The Giant Black Book of Computer Viruses, 2nd Edition [Mark Ludwig] on osakeya.info *FREE* shipping on qualifying offers. In this book you'll learn everything. KOH: A Good Virus Resources Index Preface to the Second Edition Welcome to the second edition of The Giant Black Book of Computer Viruses. May 16, A good book on computer viruses. The Giant Black Book Of Computer Viruses ( 2nd Ed.) Topics Book on computer viruses, Mark Ludwig.
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On the time complexity of computer viruses. Chouchane R. Chouchane, and Arun Lakhotia. Viruses are classified by the type of file or disk that the virus infects: Boot viruses attach themselves to floppy diskettes and hard drives. When a user boots from an infected floppy diskette or hard drive, the virus is activated and the computer becomes infected.
The virus spreads to other floppy diskettes as they are used on the system. Application viruses spread from one application to another on the computer.
Each time an infected application program is run, the virus takes control and spreads to other applications. Macro viruses spread through documents, spreadsheets, and other data files that contain computer macros. A macro is a small, self-contained program that is embedded directly within a document or spreadsheet file.
Typically, macros are used to automate simple computer tasks such as summing a set of numbers in a spreadsheet. Modern macros are powerful enough to copy themselves between documents or spreadsheets. Script viruses infect other script files on the computer. Script viruses, which are written in high-level script languages such as Perl or Visual Basic , gain control when a user runs an infected script file.
A typical computer virus works as follows: First, the user runs infected program A. Program A immediately executes its viral logic. The virus locates a new program, B, that it thinks it can infect.
The virus checks to see if the program is already infected. If program B is already infected, the virus goes back to locate another program to infect. If it is not already infected, the virus appends a copy of its logic to the end of program B and changes program B such that it, too, will run the malicious logic.
The virus then runs program A so the user does not suspect any malicious activities. Viruses can be written in numerous computer programming languages including assembly language, scripting languages such as Visual Basic or Perl , C, C, Java, and macro programming languages such as Microsoft's VBA. Worms A worm is a computer program that exploits a computer network to copy itself from one computer to another.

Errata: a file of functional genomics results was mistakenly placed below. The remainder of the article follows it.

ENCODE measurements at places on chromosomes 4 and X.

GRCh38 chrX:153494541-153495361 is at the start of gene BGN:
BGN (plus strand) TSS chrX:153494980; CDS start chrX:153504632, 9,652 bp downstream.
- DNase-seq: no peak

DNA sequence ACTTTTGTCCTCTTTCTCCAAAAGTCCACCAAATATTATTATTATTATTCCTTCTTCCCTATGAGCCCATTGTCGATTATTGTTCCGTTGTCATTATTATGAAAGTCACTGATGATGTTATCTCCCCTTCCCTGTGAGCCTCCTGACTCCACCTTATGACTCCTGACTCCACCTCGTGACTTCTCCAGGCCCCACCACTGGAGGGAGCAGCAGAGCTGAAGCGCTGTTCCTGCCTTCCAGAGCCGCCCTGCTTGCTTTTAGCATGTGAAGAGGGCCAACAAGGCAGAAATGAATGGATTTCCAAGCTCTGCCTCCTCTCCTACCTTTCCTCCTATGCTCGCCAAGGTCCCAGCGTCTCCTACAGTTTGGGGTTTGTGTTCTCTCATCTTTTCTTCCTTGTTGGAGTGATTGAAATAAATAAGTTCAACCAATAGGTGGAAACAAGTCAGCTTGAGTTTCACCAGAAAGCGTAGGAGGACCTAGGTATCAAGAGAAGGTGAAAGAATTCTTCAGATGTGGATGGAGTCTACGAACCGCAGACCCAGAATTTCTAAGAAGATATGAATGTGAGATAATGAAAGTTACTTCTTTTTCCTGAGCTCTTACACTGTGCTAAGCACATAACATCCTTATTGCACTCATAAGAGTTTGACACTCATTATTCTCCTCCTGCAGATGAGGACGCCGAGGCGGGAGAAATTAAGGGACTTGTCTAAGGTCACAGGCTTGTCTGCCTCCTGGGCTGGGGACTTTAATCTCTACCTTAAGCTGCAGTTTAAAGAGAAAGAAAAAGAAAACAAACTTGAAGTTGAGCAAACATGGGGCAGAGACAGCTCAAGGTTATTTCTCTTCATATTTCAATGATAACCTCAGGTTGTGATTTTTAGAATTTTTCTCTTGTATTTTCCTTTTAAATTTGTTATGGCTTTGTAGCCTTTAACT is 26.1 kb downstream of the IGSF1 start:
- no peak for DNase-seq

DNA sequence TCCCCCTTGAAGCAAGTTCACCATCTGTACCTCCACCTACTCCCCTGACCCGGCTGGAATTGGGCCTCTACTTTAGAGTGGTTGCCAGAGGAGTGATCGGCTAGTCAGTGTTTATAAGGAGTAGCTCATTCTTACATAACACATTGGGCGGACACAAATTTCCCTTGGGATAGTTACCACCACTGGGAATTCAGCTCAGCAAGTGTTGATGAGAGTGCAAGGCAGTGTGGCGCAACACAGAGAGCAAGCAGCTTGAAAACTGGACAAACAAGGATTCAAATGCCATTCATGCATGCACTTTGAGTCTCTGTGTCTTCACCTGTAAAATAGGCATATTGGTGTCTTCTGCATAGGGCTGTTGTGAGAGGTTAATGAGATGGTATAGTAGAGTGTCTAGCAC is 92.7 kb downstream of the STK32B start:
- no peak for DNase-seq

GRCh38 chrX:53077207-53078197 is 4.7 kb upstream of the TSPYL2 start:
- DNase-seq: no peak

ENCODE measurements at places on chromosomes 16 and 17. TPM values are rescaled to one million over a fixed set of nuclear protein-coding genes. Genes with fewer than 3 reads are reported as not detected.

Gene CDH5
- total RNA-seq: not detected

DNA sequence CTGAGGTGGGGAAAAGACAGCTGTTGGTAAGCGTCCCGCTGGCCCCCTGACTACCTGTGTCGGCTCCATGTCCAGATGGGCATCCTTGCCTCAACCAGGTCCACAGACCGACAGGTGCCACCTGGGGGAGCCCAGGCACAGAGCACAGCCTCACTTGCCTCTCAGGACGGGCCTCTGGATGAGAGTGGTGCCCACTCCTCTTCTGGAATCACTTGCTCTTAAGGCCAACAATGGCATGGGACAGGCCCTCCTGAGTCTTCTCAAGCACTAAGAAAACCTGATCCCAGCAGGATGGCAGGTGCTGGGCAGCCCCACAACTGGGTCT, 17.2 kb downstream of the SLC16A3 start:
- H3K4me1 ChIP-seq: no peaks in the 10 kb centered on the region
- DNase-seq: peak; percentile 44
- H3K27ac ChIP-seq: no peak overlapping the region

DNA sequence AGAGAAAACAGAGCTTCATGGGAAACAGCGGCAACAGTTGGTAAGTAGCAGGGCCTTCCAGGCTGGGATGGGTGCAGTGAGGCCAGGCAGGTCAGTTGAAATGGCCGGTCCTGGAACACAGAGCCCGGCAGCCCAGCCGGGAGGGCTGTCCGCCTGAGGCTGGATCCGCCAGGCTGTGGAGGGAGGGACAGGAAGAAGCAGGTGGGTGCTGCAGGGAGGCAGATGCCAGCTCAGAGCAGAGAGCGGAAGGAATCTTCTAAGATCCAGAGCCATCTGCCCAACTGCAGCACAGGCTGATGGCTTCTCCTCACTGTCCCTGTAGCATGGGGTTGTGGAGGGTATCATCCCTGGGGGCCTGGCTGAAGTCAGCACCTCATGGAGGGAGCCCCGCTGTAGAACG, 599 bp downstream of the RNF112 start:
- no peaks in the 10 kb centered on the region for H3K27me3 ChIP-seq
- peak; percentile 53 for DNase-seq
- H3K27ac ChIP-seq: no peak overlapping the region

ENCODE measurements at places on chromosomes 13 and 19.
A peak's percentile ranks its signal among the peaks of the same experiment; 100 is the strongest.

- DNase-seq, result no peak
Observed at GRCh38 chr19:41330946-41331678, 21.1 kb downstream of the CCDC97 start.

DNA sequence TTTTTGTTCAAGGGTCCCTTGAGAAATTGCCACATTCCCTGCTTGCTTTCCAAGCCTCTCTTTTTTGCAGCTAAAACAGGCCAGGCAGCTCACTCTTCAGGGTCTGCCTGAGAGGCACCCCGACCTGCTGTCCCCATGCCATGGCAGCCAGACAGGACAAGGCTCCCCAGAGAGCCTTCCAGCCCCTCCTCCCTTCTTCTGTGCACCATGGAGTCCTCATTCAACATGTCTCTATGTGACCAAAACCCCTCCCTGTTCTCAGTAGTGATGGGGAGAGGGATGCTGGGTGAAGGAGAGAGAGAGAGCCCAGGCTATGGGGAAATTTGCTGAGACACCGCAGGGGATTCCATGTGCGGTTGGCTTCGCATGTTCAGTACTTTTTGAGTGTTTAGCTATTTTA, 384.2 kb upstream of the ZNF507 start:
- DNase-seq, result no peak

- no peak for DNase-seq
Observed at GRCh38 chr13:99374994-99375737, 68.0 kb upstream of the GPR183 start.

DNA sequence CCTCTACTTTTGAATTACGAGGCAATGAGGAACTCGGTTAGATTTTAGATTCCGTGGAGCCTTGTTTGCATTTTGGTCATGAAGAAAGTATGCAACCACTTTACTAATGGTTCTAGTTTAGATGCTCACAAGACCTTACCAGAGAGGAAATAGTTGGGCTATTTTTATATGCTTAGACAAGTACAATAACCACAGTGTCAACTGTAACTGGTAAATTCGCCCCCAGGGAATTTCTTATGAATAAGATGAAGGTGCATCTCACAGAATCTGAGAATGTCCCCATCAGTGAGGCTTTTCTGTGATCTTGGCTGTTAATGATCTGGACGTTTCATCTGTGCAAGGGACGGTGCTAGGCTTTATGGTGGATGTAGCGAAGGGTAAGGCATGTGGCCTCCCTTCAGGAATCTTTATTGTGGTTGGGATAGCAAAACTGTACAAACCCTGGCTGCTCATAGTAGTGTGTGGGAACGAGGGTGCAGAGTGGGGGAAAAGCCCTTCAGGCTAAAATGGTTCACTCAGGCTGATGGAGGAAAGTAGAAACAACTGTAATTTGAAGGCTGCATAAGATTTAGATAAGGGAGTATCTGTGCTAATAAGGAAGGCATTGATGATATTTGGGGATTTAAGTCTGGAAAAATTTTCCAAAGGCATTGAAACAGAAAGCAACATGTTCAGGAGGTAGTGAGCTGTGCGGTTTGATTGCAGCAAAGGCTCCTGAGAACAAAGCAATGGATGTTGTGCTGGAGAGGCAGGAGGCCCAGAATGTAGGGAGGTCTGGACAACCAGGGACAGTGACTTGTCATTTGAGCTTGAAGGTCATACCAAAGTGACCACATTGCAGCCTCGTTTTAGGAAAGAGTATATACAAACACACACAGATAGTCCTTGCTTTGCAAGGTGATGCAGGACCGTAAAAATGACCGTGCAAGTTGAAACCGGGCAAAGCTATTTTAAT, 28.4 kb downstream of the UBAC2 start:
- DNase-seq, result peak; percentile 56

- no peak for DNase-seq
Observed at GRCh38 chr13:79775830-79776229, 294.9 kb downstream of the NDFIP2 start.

The worm infects as many machines as possible on the network, rather than spreading many copies of itself on a single computer, as a computer virus does. Usually, a worm infects or causes its code to run on a target system only once; after the initial infection, the worm attempts to spread to other machines on the network. Because computer worms do not rely on humans to copy them from computer to computer, they can spread much more rapidly than computer viruses. The first computer worms were written at Xerox Palo Alto Research Center in to understand how self-replicating logic could be leveraged in a corporation.
A bug, however, in the worm's logic caused computers on the Xerox network to crash. Xerox researchers had to build the world's first "antivirus" solution to remove the infections. In the "Internet" worm spread itself to roughly 6, machines 10 percent of the Internet at the time.
More recently, worms such as Melissa, ExploreZip, and LoveLetter have captured the attention of the public and the media due to their vast ability to spread over the Internet. These worms, collectively, produced millions of copies of themselves, and caused millions—some say billions—of dollars of damage.
The typical computer worm works as follows: The user unknowingly runs a worm program. The worm accesses a "directory" source, such as an e-mail address list, to obtain a list of target computers on the network.
The worm sends itself to each of the target computers. A user on a target computer receives a copy of the worm in e-mail, unknowingly runs the worm e-mail attachment, and starts the process over again.
Some worms, like the Internet worm of , automatically connect to target computers and use a "back door" to install and run themselves on the target without human intervention.
Like viruses, computer worms can be written in assembly language, scripting languages, macro languages, or in high level languages like C, C, or Java. The Trojan Horse Trojan horses are software programs that are designed to appear like normal computer programs, yet, when run, can cause some type of harm to the host computer. Most often, Trojan horses either steal information such as passwords or files from the computer or damage the contents of the computer by deleting files.
Because Trojan horses do not attempt to replicate themselves like viruses or worms, they are placed into their own class of computer threat. Like viruses and worms, Trojan horses can be written in virtually any computer language.